How browser rendering works
How exactly do browsers render websites? I’ll deconstruct the method shortly, but first, it’s important to recap some basics. A web browser could be a piece of software that loads files from a distant server (or perhaps an area disk) and displays them to you — with user interaction. However, within a browser, there’s a bit of software that figures out what to display to you supported by the files it receives. this is often called the browser engine. The browser engine may be a core software component of each major browser, and different browser manufacturers call their engines different names. The browser engine for Firefox is named Gecko, and Chrome’s is termed Blink, which happens to be a fork of WebKit.
Computer receiving data
Got that? The browser reads the raw bytes of knowledge, and not the particular characters of code you’ve got written. Let’s move. The browser receives the bytes of knowledge, but it can’t really do anything with it; the raw bytes of information must be converted to a form it understands. this is often the primary step.
From raw bytes of HTML to DOM
What the browser object must work with could be a Document Object Model (DOM) object. So, how is the DOM object derived? Well, pretty simple.
First, the raw bytes of information are converted into characters.
Bytes are converted to characters
You may see this with the characters of the code you’ve got written. This conversion is completed and supported by the character encoding of the HTML file. At this time, the browser’s gone from raw bytes of knowledge to the particular characters within the file. Characters are great, but they aren’t the ultimate result.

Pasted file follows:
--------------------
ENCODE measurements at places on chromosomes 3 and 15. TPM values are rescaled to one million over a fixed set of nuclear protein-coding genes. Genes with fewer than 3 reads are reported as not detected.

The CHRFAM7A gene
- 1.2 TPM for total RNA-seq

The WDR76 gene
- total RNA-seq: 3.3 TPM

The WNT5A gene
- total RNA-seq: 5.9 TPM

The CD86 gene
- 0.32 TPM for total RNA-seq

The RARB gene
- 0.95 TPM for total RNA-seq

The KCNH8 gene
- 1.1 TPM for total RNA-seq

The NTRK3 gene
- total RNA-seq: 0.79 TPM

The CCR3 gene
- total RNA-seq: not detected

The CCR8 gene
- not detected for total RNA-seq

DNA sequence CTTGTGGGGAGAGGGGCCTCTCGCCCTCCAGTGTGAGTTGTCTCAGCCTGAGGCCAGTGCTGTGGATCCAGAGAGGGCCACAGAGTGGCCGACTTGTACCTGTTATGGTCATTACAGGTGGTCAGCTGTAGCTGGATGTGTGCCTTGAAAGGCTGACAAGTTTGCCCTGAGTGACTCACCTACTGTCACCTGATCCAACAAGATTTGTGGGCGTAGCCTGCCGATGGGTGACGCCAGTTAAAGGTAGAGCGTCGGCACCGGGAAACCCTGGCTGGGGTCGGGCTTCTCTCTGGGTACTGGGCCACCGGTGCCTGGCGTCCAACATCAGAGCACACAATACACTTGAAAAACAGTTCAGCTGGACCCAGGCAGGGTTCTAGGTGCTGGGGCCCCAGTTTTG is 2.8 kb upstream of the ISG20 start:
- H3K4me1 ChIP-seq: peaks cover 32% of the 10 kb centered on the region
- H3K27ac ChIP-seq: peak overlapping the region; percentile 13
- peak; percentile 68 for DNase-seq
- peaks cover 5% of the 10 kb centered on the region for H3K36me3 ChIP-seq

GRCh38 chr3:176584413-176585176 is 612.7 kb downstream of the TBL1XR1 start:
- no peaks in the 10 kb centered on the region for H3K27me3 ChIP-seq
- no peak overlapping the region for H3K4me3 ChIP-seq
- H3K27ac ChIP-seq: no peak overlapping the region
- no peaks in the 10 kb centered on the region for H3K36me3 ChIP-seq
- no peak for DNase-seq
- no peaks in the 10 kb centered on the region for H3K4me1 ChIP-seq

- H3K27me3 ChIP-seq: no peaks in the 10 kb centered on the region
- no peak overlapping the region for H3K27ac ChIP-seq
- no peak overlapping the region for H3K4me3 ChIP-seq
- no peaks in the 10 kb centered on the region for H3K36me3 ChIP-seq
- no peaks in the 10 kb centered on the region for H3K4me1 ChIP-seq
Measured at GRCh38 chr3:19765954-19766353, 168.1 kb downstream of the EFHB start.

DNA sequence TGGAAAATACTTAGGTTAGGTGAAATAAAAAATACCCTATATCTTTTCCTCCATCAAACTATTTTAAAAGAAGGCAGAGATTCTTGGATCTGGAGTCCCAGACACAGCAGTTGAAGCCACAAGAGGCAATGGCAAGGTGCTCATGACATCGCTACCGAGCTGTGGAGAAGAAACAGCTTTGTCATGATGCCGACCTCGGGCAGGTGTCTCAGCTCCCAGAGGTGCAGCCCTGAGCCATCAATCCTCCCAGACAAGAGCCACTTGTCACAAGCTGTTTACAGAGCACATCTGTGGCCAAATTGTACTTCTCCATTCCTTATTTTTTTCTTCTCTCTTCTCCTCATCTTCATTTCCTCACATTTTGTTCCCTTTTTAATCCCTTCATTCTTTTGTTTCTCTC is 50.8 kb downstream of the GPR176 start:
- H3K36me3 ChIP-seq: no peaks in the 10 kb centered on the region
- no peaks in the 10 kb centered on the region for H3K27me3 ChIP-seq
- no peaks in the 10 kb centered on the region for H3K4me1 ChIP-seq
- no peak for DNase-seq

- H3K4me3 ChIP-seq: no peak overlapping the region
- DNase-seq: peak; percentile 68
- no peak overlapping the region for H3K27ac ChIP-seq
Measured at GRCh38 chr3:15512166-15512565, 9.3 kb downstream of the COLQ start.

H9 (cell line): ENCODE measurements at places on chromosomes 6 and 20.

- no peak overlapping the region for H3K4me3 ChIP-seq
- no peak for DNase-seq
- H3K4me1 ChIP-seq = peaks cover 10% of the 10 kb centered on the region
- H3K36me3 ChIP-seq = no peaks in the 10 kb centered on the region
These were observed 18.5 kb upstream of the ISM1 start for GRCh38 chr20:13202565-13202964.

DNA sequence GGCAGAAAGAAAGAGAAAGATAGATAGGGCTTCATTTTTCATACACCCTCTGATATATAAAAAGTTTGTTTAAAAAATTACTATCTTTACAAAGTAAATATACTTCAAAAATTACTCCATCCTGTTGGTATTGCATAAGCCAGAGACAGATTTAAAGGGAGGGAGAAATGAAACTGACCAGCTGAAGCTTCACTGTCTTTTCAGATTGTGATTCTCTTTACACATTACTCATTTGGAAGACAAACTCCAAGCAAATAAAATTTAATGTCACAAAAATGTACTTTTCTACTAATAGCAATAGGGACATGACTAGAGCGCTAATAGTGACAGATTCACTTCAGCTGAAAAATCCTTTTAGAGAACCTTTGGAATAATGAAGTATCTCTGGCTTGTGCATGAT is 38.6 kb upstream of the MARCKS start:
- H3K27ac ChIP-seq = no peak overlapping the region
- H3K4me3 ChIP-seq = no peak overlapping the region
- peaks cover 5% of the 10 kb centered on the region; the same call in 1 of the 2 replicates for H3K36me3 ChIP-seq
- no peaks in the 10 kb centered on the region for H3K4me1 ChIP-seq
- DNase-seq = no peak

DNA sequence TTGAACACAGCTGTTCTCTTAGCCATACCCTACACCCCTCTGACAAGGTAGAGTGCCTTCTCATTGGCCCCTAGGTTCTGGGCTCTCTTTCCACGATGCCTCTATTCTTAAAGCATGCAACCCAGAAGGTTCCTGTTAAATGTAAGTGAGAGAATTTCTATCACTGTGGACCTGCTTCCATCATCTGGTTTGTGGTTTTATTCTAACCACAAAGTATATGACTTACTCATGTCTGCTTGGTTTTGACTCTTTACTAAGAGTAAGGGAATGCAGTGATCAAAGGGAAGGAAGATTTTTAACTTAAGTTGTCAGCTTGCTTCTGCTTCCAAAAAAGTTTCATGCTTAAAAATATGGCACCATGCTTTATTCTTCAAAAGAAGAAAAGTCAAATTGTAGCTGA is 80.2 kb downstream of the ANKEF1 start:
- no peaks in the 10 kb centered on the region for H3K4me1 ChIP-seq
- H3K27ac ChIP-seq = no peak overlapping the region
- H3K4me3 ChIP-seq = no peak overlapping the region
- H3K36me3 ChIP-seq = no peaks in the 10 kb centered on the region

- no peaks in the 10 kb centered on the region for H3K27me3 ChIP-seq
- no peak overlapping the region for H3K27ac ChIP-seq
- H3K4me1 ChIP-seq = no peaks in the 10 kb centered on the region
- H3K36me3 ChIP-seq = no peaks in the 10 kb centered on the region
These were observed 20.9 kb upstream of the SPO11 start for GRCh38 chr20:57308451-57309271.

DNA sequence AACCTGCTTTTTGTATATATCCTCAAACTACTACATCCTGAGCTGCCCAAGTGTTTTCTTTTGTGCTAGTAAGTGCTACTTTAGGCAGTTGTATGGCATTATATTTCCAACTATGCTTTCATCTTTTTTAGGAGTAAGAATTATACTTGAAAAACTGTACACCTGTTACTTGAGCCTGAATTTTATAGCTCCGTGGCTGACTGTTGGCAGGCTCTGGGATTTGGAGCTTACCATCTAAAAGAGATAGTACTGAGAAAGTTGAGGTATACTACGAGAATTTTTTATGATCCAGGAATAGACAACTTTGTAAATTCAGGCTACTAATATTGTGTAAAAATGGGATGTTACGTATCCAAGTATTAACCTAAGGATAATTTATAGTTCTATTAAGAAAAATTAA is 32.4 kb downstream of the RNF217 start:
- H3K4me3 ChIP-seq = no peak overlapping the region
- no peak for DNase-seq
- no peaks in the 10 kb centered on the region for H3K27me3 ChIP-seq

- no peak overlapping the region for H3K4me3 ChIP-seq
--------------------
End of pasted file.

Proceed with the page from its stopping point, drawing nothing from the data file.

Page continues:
Characters Are Converted To Tokens
So, what are these tokens? A bunch of characters in a very computer file doesn’t do the browser engine plenty excellent. Without this tokenization process, the bunch of characters will just lead to a bunch of meaningless text, i.e., HTML code — which doesn’t produce an actual website. after you save a file with the .html extension, you signal to the browser engine to interpret the file as an HTML document. Within the parsing process, and particularly during tokenization, every start and end HTML tag within the file is accounted for.
The parser understands each string in angle brackets (e.g.,) and understands the set of rules that apply to every one of them. as an example, a token that represents an anchor tag will have different properties from one that represents a paragraph token. Conceptually, you will see a token as some variety of organization that contains information on a couple of certain HTML tags. Essentially, an HTML file is countermined into small units of parsing called tokens. this is often how the browser begins to know what you’ve written.
A Conceptual Illustration Of A Token
Tokens are great, but they’re also not our conclusion. After the tokenization is finished, the tokens are then converted into nodes. you will consider nodes as distinct objects with specific properties. In fact, a far better thanks to explaining this can be to determine a node as a separate entity within the document object tree. Nodes are great, but they still aren’t the ultimate results.
Now, this is often something we will work with.
An Example DOM Tree Graphic
If you remember from web design 101, you don’t open the CSS or JS go in the browser to look at a webpage. No — you open the HTML file, most times within the form index.html. this is often exactly why you are doing so: the browser must undergo transforming the raw bytes of HTML data into the DOM before anything can happen.
HTML Goes In First
Depending on how large the HTML file is, the DOM construction process may take your time. regardless of how small, it does take it slow, irrespective of the file size.